Australien :
Alexandra Gater

I dream of the day when my people will be acknowledged, accepted, and not judged by the color of their skin."

— Alexandra Gater

Reverend Alexandra Hazel Gater (59), a prominent member of the Aboriginal and Torres Strait Island community in Brisbane, is an Anglican priest and chaplain at the Brisbane Women’s and Sir David Longland Correctional Centers. An elder in the Murri Magistrate Court, she advocates tirelessly in the justice system for humane treatment of incarcerated indigenous people. For over a decade, she has represented Brisbane on the National Torres Strait Islander Anglican Council, fighting to raise awareness of issues such as racism, the Stolen Generation, and the need for reconciliation.

Growing up on Cherbourg Aboriginal Mission in rural Queensland, Alexandra (Alex) Gater attended church regularly. When the priest failed to turn up one Sunday, she decided to lead the service herself. “I was just 12 years old,” she laughs. “I thought, obviously God’s got plans for me!” More than 40 years later, “Aunty Alex” returned as an Anglican priest, the first Aboriginal woman in Queensland to be ordained, and baptized 12 of her own community. It was a moment of joy for the human rights advocate and proved that a young Aboriginal woman could rise above a background of severe poverty, limited education, and racial intolerance (that blights the lives of so many indigenous Australians) to live the life of her dreams. Few would aspire to such a life, or have the stamina to deal with it. Alex works as a chaplain at two women’s prisons and does emergency visits to eight more. In one day, she might provide counseling for a prisoner contemplating suicide at one prison then comfort the grieving family of a suicide victim at another. Her anger at the ready incarceration of indigenous youths for minor offences and the disproportionate number of Aboriginals in Australian prisons (at one per cent of the population, Aboriginals are jailed at 18 times the rate of non-indigenous Australians) made Alex challenge the mindsets of church groups, national bodies, and the government itself. “I have a right to be angry when I see how God’s people have been oppressed,” she declares. She was recently appointed to the Crime and Misconduct Committee, investigating allegations of unfair treatment of indigenous people by the police and other agencies. Alex’s energy for realizing her dream of improved lives for Aboriginals is unwavering: “We were all created in God’s image, all of us. It is time Aboriginal people were acknowledged and accepted.”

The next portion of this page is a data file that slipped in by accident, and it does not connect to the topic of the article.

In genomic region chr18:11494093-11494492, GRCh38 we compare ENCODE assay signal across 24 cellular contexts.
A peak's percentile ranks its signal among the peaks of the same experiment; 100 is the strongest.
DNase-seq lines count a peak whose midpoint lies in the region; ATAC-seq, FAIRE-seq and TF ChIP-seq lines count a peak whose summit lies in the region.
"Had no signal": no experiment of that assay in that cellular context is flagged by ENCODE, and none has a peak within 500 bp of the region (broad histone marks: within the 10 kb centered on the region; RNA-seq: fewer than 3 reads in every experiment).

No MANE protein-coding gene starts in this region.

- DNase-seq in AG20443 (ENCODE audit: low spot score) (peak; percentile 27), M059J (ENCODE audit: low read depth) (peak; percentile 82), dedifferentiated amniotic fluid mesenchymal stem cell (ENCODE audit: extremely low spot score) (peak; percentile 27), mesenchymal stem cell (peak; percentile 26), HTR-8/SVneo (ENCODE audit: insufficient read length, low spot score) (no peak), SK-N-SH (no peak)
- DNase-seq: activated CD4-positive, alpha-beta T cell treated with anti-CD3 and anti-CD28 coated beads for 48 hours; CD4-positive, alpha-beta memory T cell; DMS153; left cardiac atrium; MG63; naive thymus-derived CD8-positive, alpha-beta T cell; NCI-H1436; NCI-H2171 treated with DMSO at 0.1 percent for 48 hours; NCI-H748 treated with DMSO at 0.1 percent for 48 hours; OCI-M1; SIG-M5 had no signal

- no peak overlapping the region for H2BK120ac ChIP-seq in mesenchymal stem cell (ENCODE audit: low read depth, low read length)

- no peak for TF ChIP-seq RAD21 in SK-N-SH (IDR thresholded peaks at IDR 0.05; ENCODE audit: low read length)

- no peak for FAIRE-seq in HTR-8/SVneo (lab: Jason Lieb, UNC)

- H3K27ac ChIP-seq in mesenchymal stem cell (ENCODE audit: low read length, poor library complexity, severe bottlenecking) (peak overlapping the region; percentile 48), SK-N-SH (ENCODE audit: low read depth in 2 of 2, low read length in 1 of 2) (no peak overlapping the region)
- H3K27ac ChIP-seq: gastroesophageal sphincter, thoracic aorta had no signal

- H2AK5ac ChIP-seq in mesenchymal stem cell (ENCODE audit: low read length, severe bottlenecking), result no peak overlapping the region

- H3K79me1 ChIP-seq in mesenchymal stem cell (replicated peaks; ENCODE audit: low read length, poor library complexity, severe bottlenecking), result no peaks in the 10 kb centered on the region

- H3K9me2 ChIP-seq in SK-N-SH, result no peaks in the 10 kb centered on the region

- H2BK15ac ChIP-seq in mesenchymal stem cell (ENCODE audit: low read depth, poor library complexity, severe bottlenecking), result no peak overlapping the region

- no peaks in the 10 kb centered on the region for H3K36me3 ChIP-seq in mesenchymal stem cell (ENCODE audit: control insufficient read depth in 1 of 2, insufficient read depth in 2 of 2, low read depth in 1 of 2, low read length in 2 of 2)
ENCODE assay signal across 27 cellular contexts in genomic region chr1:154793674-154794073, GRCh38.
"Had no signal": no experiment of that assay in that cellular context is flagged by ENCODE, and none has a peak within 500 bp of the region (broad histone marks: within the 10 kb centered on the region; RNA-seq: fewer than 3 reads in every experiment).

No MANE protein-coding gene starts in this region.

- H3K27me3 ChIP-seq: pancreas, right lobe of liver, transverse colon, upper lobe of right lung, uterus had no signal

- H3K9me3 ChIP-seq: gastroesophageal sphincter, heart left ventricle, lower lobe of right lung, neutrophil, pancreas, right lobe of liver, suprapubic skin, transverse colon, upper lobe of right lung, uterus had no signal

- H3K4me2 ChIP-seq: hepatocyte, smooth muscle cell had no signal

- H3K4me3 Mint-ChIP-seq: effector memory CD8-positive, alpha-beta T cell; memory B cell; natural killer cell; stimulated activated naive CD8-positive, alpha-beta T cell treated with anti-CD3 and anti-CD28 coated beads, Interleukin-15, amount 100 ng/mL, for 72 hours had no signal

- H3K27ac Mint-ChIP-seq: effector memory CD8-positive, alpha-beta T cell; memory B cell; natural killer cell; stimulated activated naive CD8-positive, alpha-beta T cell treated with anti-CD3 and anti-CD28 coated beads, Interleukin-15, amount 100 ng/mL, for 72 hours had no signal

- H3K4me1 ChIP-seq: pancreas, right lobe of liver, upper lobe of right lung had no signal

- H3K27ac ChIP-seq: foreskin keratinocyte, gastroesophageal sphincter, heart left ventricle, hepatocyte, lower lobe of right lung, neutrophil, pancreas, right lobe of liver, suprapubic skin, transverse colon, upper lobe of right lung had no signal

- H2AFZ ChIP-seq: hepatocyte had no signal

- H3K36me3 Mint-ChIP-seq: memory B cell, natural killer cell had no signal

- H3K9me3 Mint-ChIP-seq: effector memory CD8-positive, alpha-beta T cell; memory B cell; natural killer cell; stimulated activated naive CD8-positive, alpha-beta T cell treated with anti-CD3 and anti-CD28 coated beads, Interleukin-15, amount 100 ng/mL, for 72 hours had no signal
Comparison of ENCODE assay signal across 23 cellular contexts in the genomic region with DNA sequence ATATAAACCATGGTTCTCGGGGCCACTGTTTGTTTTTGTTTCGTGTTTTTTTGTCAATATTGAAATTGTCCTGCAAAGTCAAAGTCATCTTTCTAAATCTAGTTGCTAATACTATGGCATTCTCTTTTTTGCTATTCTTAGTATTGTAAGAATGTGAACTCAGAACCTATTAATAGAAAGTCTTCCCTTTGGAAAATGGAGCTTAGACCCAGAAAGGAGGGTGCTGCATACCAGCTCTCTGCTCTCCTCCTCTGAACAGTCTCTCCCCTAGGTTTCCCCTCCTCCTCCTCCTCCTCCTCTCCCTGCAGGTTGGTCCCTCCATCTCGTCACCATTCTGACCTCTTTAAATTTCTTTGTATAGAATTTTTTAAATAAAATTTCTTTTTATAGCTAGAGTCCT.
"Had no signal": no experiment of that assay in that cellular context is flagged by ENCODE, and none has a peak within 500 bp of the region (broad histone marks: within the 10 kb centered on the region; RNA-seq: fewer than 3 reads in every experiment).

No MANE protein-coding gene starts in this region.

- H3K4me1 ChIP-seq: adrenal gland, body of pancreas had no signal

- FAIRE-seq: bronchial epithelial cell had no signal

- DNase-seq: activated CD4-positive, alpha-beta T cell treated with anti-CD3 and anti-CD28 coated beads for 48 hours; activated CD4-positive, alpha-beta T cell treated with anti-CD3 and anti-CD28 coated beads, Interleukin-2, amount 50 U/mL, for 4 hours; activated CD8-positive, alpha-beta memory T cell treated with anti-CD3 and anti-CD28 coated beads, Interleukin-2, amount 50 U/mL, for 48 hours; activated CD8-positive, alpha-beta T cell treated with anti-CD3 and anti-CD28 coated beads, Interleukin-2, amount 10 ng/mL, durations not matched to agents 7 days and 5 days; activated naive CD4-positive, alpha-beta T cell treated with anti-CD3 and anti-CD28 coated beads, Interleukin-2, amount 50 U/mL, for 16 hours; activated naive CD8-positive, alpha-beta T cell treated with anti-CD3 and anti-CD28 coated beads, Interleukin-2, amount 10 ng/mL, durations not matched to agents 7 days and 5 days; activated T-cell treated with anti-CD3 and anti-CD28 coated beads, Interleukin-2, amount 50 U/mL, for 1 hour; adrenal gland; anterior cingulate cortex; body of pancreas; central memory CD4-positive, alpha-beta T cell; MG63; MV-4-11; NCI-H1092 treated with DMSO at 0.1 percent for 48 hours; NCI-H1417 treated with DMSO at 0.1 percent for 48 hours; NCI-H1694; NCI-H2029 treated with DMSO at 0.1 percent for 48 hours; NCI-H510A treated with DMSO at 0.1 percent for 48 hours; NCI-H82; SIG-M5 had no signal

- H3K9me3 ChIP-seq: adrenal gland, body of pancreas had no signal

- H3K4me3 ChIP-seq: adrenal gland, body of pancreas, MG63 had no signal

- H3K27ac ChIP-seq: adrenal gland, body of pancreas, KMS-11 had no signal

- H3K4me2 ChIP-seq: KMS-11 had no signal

Anglican Church of Queensland Murri Magistrate Court